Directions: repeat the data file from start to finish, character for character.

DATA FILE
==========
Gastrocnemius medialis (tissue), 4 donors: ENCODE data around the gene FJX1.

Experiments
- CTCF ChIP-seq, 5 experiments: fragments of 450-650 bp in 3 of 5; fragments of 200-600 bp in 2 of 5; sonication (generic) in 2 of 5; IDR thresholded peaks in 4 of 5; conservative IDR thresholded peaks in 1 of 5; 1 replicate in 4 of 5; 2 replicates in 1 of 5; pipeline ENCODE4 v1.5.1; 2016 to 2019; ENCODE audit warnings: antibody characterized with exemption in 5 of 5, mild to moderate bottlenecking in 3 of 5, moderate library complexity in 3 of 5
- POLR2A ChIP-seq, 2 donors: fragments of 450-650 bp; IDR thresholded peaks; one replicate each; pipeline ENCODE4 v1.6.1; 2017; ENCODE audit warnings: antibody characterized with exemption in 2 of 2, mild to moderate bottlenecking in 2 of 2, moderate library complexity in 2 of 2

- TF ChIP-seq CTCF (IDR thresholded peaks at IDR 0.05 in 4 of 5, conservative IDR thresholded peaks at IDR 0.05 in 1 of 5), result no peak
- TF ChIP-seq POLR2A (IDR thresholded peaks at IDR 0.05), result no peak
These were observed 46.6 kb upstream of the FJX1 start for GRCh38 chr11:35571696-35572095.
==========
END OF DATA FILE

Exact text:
Gastrocnemius medialis (tissue), 4 donors: ENCODE data around the gene FJX1.

Experiments
- CTCF ChIP-seq, 5 experiments: fragments of 450-650 bp in 3 of 5; fragments of 200-600 bp in 2 of 5; sonication (generic) in 2 of 5; IDR thresholded peaks in 4 of 5; conservative IDR thresholded peaks in 1 of 5; 1 replicate in 4 of 5; 2 replicates in 1 of 5; pipeline ENCODE4 v1.5.1; 2016 to 2019; ENCODE audit warnings: antibody characterized with exemption in 5 of 5, mild to moderate bottlenecking in 3 of 5, moderate library complexity in 3 of 5
- POLR2A ChIP-seq, 2 donors: fragments of 450-650 bp; IDR thresholded peaks; one replicate each; pipeline ENCODE4 v1.6.1; 2017; ENCODE audit warnings: antibody characterized with exemption in 2 of 2, mild to moderate bottlenecking in 2 of 2, moderate library complexity in 2 of 2

- TF ChIP-seq CTCF (IDR thresholded peaks at IDR 0.05 in 4 of 5, conservative IDR thresholded peaks at IDR 0.05 in 1 of 5), result no peak
- TF ChIP-seq POLR2A (IDR thresholded peaks at IDR 0.05), result no peak
These were observed 46.6 kb upstream of the FJX1 start for GRCh38 chr11:35571696-35572095.